A literal life-saver, Empowch (Finance Solution for Migrants, MENA 2023) now allows Kassim to securely receive money. It stores funds in EURC, which is pegged to the Euro and collaborates with regional freelancer platforms, opening the door to online work. Empowch suits gig economy workers. Its self-custody mobile wallet solution is sovereign and borderless, making it a secure and accessible platform, and all the user needs is a mobile device.
Returning to the limitations imposed by the Beirut port explosion and pandemic restrictions, Kassim's cost of living had doubled. Fortunately, Empowch allows Kassim to save his cash in Euro pegged stable coins, hedging against inflation, or cash out in US dollars on the ground in Lebanon, and with Empowch’s first ecommerce offering, he can buy gift and recharge cards within the app for use in Lebanon, from the convenience of his home – without a bank account.
As Empowch focuses on partnerships to enrich its ecosystem, aiming to empower unbanked individuals for global competitiveness in freelancing and digital products, the following startups also aim to empower individuals by protecting our planet.
Startups founders that are renewing our planet
Discovering something more impactful than a startup empowering the next generation poses a challenge. Yet, one entity surpasses community size – at least in physical dimensions: the world. These next startup stories tell the true tales of founders working hard for our environment, our home planet.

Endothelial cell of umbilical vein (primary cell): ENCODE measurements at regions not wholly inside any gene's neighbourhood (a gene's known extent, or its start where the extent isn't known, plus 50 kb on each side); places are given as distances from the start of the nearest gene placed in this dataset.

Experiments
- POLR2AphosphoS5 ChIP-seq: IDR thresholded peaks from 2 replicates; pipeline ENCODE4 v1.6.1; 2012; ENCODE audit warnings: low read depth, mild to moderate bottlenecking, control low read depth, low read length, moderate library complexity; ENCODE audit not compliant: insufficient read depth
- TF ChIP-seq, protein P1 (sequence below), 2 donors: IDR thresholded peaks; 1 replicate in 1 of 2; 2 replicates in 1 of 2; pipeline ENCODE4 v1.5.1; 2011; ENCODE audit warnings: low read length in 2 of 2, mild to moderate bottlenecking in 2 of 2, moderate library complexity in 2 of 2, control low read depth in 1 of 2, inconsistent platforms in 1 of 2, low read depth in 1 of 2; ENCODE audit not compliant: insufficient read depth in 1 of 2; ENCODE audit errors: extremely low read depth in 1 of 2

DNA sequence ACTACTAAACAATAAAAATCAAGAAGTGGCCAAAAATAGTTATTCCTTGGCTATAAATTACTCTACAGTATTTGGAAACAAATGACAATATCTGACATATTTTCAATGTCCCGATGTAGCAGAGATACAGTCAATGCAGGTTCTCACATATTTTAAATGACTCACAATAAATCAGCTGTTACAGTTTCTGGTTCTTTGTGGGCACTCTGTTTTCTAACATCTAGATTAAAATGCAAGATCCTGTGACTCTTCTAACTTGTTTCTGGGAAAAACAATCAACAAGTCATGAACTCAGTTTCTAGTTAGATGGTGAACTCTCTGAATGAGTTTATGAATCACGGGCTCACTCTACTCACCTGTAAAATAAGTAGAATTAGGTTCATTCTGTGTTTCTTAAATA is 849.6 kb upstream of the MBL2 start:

JustAir: we can only improve what we measure
As a child, Darren Riley witnessed his father, restricted to manual labor after leaving prison, but suffering from asthma and decreased lung capacity to 40% as a result of the environment he’d been confined to for years. “A true product of his environment,” says Riley, now Co-founder and CEO of JustAir (Climate Justice for Migrants & Communities of Color, US 2023). “Five years ago I also developed asthma, and George Floyd’s murder raised more issues for me about whether your birth should determine your worth.” This sparked the founding of the technology that is identifying air quality disparities.
Epidemiologists have proven that there are few genetic markers that cannot be changed by the environment. Asthma, as a marker, is just as prone to environmental triggers: In fact, studies have found associations between new-onset asthma and socioeconomic and environmental determinants as well as poverty.
With the help of JustAir’s technology though, communities can both inform themselves in order to avoid triggering or worsening health outcomes. They can also arm themselves with data to campaign for better local regulations and support.
“We believe that if any sensor is capturing data in a community, the community should be benefitting from that data,” states Riley. “We hire locally, pay above market rate to help people install monitors, we hire ambassadors to educate the community, spread and pollinate activism in the neighborhood.”
While the work of JustAir happens in the air around us, the impact is felt in people’s homes: One person emailed the team to say, “Our son struggles with lung capacity on ozone days, when the air quality is low, your alert helps us re-organise our day to avoid taking him to soccer practice, and spend the day at the park. We avoided a difficult situation thanks to your monitors!”